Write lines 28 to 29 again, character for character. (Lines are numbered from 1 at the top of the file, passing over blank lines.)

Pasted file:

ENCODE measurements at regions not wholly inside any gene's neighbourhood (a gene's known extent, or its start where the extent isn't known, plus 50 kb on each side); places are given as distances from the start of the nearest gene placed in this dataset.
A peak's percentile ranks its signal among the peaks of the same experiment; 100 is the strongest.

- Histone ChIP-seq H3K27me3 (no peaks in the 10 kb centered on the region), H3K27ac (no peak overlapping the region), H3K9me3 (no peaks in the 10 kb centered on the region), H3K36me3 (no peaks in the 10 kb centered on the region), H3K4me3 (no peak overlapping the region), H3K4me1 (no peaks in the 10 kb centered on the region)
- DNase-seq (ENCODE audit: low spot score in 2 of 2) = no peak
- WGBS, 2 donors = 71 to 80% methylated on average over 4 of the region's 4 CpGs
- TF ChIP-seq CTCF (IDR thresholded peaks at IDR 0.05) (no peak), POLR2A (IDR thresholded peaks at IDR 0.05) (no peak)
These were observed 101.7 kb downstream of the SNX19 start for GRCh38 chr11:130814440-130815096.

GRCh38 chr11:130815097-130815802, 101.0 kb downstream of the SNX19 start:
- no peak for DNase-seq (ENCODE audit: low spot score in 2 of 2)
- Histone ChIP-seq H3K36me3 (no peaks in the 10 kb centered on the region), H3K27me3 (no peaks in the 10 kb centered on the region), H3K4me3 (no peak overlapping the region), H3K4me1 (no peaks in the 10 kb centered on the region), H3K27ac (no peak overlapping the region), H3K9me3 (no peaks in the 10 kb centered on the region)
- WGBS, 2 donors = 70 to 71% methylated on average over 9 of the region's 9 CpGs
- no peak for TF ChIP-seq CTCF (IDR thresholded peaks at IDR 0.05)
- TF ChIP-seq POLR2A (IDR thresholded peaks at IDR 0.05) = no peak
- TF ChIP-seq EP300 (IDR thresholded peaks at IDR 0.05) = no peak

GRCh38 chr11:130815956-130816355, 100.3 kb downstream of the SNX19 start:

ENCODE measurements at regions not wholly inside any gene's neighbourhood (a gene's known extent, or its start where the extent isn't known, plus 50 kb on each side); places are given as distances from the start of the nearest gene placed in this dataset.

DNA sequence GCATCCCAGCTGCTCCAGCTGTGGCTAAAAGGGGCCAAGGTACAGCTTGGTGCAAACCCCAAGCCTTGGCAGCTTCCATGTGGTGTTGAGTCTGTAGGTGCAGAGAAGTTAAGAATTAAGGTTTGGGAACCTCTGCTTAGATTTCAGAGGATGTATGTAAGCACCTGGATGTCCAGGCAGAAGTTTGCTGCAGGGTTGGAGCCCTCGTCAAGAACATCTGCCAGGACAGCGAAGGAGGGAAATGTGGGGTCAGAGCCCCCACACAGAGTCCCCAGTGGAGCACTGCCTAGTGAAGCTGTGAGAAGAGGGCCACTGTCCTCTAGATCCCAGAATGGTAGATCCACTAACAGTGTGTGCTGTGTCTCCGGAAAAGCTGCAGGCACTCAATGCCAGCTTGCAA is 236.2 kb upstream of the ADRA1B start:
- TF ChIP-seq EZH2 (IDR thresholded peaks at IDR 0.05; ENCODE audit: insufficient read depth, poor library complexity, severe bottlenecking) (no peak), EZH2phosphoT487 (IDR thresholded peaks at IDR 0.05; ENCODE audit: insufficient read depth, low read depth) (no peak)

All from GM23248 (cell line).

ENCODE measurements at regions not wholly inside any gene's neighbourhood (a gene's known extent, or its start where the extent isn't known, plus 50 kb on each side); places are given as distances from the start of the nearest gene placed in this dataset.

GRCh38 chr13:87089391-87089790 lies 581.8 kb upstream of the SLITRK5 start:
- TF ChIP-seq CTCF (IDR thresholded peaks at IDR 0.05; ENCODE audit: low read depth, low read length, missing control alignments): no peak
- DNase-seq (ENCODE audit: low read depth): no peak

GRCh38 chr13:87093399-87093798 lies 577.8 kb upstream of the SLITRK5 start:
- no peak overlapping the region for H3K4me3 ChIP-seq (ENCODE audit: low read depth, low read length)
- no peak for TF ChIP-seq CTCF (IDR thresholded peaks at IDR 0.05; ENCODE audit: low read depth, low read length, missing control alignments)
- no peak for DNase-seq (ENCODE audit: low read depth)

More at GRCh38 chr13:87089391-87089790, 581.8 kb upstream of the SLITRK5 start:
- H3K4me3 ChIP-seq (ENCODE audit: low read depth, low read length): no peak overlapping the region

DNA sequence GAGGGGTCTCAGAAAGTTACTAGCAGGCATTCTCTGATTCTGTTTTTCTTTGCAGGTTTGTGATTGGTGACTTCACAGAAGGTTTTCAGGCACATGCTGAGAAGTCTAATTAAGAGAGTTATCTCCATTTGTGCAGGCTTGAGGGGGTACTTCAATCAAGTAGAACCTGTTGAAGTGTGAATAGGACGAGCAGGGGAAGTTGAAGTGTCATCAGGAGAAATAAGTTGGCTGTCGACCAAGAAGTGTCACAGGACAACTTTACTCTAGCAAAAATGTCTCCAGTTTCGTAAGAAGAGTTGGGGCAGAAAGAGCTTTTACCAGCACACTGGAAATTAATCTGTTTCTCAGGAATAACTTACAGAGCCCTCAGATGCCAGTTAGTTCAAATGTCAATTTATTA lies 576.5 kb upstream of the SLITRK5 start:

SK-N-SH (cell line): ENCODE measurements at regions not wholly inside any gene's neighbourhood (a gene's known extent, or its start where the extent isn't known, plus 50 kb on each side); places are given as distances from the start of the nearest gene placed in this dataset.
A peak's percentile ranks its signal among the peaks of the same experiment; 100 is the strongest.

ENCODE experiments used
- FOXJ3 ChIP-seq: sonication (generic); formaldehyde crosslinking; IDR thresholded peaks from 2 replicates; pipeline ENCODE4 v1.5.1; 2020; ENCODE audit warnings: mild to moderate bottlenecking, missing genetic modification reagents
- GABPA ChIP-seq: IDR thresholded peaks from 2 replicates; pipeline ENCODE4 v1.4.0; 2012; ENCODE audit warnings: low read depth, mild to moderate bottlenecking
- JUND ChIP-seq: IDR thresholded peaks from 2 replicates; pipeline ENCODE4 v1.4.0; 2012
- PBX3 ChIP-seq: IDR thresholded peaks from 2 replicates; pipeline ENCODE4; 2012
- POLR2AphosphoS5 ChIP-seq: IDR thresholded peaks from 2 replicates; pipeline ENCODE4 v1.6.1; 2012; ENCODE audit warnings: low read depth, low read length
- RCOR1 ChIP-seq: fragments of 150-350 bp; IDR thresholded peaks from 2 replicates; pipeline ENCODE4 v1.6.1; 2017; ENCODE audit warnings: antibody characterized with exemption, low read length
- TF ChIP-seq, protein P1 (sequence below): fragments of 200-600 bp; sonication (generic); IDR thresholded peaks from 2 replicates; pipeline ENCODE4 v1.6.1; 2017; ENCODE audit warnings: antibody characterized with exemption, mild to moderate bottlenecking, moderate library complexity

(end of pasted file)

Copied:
More at GRCh38 chr13:87089391-87089790, 581.8 kb upstream of the SLITRK5 start:
- H3K4me3 ChIP-seq (ENCODE audit: low read depth, low read length): no peak overlapping the region